Alsace possesses the world's richest variety in white wines with 7 different white wines :
Riesling, triumph of the Alsace vineyars, delicate fruitiness and fine bouquet.
Gewurztraminer, robust, full-bodied, marvalous flavour and bouquet
Pinot Gris, opulent and robust, at its best with the finest cuisine.
Pinot Blanc, well-balanced, supple and racy.
Sylvaner, light, fresh and fruity.
Muscat d'Alsace, dry, an inimitable fresh grape taste.
Edelzwicker, Gentil and Edelzwicker are names for harmonious blends of several white grape varieties. Gentil must contain at least 50% of Riesling, Gewurztraminer, Pinot Gris and/or Muscat.
Besides those seven white wines we have also the famous “Pinot Noir” d'Alsace , dry red or rosé wine. Its typical fruitiness calls to mind cherry.
To learn more about Alsatian wines, visit http://www.vinsalsace.com/ and http://justaddfood.com/
Wine tasting with L'Union Alsacienne
July 9-11, 2006 : L'Union Alsacienne organized a wine testing at the Fancy Food Fair in New York in collaboration with The Chamber of Commerce from Strasbourg. This fair was the first time in the US for some Alsatian wine makers. By all accounts it was a great success. Many of the participants have already indicated their desire to return in 2007.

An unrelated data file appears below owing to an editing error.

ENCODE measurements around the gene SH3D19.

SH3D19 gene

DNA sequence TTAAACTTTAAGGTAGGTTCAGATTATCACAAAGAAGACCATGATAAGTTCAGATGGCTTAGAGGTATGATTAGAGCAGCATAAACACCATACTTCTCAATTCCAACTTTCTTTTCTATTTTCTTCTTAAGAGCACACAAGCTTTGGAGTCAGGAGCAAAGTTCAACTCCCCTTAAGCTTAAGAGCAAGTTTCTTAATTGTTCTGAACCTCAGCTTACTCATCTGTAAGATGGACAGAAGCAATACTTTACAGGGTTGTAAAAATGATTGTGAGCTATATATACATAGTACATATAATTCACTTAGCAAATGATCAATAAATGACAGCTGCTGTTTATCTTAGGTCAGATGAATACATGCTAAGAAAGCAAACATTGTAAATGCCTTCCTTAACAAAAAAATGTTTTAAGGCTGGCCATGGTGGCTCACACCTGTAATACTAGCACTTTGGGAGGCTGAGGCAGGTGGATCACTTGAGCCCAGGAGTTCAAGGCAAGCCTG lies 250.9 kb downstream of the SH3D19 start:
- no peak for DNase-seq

April 16, 2005 : A delegation of L'Union Alsacienne took part to the Washington event called “April in Alsace”, which saw 15 wine producers from Alsace offering their wines for tasting at French Embassy.
March 15, 2005 : L'Union Alsacienne organized a wine tasting at restaurant TOUT VA BIEN, 311 W 51 with two wine producers from Pfaffenheim (Frick and Gingliger).
Alsace is as well known for its wine as for its beer. More than half of all beer consumed in France comes from 6 Alsatian breweries:
This quintessentially festive beverage goes just as perfectly with cold meat as with pretzels served before dinner.
Thanks to its bountiful orchards, Alsace has many varieties of schnapps. Mirabelle and quetsche plums are the most common types. These are dry, but generally very fruity spirits. Kirsch (cherry) liqueur can be served alone, but it also goes very well with dessert. Traditionally, Schnapps is offered as a digestif, preferably served in large glasses, to bring out all the subtlety of its flavour.